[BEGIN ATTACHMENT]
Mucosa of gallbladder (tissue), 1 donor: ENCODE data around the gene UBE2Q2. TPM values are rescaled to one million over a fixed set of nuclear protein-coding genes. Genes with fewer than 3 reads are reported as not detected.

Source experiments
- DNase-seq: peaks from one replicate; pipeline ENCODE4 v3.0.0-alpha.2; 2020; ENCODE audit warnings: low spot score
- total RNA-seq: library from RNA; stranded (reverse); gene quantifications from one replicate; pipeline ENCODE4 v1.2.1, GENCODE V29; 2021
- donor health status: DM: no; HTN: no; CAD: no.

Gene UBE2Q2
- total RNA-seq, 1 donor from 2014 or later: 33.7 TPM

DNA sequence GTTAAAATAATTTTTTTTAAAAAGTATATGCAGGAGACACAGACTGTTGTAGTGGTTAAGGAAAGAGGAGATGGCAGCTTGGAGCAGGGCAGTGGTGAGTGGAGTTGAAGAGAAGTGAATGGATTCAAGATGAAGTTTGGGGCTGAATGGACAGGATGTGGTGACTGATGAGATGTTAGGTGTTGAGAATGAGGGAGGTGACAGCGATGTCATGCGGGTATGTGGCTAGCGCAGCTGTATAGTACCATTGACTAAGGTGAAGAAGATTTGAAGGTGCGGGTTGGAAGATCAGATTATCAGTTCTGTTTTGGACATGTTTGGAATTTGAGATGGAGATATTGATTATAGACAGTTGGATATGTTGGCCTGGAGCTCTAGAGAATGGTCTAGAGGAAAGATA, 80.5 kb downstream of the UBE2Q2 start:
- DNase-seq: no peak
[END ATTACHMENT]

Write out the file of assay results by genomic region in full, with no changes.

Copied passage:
Mucosa of gallbladder (tissue), 1 donor: ENCODE data around the gene UBE2Q2. TPM values are rescaled to one million over a fixed set of nuclear protein-coding genes. Genes with fewer than 3 reads are reported as not detected.

Source experiments
- DNase-seq: peaks from one replicate; pipeline ENCODE4 v3.0.0-alpha.2; 2020; ENCODE audit warnings: low spot score
- total RNA-seq: library from RNA; stranded (reverse); gene quantifications from one replicate; pipeline ENCODE4 v1.2.1, GENCODE V29; 2021
- donor health status: DM: no; HTN: no; CAD: no.

Gene UBE2Q2
- total RNA-seq, 1 donor from 2014 or later: 33.7 TPM

DNA sequence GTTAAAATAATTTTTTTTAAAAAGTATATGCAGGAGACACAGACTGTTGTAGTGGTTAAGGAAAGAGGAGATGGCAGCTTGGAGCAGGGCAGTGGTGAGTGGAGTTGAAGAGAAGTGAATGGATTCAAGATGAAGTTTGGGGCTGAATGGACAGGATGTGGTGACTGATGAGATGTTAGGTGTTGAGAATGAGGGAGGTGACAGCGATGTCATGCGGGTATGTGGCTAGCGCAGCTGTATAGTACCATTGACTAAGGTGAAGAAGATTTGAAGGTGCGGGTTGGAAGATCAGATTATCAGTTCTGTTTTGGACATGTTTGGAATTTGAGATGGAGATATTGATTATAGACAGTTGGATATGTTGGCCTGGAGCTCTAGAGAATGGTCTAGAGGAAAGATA, 80.5 kb downstream of the UBE2Q2 start:
- DNase-seq: no peak